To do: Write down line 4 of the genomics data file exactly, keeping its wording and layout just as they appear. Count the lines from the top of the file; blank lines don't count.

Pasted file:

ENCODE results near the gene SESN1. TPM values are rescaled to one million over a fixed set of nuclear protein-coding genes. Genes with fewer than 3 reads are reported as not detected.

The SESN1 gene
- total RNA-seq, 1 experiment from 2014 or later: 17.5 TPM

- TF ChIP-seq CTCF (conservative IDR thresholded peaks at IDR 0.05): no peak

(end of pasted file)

- TF ChIP-seq CTCF (conservative IDR thresholded peaks at IDR 0.05): no peak